We headed to Myung Ga Won recently, largely in pursuit of spiciness. We were up for Mexican, Chinese, or Korean spicy and Korean won out. Myung Ga Won won in part because banchan just sounded good this day (instant veggies). My wife chose a soon dubu and galbi combo. My daughter went for the babimbap. I decided to try a spicy soup with dark goat meat (see also here) in it.
Dark goat soups and stews go by a number of recipes and names, but Myung Ga Won calls what they serve ‘boyang tang’.
The soup was rich and flavorful, and though the first couple bites of the meat had a hint of earthiness to it not normally found in beef, further bites were more subdued. It was, for the most part, a tender meat, not much different from pot roast, by the end of the meal. Flavors are akin to other spicy Korean soups, though this edition had just a hint of heat, instead of being blazing hot.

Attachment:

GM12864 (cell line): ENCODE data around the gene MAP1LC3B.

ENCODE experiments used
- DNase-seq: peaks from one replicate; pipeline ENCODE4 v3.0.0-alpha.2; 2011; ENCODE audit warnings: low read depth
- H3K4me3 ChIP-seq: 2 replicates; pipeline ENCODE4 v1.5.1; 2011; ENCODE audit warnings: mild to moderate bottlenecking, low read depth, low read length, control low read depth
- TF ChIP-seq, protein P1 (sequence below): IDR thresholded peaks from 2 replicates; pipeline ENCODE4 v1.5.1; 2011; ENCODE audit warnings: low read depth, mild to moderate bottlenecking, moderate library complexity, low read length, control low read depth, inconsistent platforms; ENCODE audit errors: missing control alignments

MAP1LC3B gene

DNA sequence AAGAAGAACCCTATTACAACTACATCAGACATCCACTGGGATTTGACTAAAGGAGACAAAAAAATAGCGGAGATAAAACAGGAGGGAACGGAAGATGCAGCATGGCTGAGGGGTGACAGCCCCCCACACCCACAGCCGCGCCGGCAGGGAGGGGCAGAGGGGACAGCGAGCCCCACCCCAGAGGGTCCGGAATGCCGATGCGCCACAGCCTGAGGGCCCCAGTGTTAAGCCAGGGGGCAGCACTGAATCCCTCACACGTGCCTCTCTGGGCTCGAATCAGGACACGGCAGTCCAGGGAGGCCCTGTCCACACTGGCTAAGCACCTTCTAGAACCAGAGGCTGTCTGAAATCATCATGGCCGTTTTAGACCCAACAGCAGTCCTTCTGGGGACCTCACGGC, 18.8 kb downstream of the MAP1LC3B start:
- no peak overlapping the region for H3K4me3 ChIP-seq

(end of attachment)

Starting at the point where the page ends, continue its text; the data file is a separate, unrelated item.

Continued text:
The dark seeds in the soup (deulkkae, or perilla seeds, if I’m doing my research correctly) were aromatic and not really peppery. A side containing chile paste, more of these seeds, some ground garlic etc, came with the soup. Also popular this day was a grilled spanish mackerel.
I’m not sure the photograph adequately represents the size of this fish. It was quite large. A number of meals at Shoya Izakaya have led to us really favoring grilled mackerel. The rich oils are a big factor in getting the most out of mackerel – avoid frying mackerel, you destroy the nutrition. Like so many oily foods, it is best when it is right out off the grill and at its hottest.
Compared to, say, salmon, mackerel isn’t as sweet a fish, and not as good a ‘first’ fish.
Myung Ga Won
1960 Day Drive
Duluth, GA 30096